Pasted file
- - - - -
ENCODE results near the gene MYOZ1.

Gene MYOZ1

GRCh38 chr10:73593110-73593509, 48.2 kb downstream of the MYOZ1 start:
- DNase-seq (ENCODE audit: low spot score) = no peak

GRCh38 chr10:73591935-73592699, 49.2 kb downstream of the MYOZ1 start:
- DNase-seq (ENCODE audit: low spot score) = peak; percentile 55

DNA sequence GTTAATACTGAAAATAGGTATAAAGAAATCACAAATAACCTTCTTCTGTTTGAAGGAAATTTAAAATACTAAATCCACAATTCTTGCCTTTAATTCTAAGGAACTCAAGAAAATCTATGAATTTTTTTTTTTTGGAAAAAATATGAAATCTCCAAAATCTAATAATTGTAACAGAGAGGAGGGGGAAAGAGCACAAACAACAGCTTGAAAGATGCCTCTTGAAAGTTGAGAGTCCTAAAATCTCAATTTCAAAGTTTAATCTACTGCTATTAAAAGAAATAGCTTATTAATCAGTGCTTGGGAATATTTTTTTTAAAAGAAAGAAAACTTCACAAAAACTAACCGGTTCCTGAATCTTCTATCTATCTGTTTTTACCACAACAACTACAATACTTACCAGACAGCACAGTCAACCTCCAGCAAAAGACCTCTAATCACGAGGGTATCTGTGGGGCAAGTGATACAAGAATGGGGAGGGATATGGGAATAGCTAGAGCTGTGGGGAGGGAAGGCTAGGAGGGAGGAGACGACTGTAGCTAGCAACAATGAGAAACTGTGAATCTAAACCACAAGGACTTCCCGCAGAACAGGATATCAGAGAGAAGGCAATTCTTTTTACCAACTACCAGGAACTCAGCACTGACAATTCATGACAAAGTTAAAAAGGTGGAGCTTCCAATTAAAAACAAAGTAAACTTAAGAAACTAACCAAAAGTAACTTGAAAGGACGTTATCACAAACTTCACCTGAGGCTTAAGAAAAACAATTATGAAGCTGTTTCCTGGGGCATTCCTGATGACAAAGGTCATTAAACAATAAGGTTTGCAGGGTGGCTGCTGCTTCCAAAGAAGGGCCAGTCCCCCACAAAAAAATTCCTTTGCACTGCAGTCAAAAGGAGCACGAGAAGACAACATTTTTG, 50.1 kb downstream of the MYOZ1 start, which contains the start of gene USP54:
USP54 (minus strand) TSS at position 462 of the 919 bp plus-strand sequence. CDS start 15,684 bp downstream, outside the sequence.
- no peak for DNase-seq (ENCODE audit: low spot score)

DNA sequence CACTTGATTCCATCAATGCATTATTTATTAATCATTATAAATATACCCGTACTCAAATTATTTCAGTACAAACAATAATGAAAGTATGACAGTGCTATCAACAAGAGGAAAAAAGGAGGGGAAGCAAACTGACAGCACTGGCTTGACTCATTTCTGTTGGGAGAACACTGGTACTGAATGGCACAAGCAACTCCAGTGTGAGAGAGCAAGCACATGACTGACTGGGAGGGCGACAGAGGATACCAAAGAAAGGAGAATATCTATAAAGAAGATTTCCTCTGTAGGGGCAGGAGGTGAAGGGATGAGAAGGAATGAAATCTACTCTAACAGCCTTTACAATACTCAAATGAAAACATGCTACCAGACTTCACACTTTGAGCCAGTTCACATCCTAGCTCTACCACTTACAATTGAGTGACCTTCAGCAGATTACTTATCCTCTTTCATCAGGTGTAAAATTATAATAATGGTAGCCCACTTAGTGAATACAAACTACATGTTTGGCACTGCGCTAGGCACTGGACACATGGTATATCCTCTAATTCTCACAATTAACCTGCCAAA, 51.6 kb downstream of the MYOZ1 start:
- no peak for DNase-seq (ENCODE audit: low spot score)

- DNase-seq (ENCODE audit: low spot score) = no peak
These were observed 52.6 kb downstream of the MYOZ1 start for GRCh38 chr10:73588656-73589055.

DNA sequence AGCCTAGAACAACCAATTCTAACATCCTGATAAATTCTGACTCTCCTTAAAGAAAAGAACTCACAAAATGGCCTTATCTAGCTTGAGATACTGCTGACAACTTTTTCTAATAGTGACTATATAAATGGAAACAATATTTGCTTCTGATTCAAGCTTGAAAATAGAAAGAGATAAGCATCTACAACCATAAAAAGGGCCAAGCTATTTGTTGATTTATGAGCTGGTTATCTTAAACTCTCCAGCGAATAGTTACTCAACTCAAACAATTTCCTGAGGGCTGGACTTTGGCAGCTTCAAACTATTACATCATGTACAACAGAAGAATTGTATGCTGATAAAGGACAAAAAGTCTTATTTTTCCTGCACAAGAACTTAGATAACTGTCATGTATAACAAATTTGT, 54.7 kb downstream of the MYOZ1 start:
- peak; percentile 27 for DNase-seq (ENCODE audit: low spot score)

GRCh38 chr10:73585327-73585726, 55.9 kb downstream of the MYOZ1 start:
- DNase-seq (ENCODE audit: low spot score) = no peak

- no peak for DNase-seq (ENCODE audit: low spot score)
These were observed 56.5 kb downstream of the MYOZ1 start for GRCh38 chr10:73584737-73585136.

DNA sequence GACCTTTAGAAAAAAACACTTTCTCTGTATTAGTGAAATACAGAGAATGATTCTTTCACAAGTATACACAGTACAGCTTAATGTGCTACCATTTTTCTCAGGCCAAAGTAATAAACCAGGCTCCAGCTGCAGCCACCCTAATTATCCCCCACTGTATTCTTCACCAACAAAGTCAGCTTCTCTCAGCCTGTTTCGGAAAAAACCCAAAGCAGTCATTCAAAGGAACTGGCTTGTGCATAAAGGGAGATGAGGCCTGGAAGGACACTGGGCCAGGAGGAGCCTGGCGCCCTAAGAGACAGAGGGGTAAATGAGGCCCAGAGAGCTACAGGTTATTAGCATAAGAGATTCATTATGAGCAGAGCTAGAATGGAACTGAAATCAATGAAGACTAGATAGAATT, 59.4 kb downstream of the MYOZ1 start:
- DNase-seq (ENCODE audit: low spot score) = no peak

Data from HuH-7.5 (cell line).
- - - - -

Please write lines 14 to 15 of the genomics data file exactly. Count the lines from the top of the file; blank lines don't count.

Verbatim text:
DNA sequence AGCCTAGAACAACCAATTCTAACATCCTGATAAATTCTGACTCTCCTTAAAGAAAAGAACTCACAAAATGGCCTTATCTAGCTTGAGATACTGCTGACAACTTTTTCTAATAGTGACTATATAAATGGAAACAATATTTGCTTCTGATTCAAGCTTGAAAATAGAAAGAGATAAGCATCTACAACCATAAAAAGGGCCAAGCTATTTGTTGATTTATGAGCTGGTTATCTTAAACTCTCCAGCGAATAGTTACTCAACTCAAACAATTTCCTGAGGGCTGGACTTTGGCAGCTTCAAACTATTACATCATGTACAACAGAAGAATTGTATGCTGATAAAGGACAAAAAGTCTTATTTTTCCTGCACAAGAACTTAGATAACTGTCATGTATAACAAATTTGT, 54.7 kb downstream of the MYOZ1 start:
- peak; percentile 27 for DNase-seq (ENCODE audit: low spot score)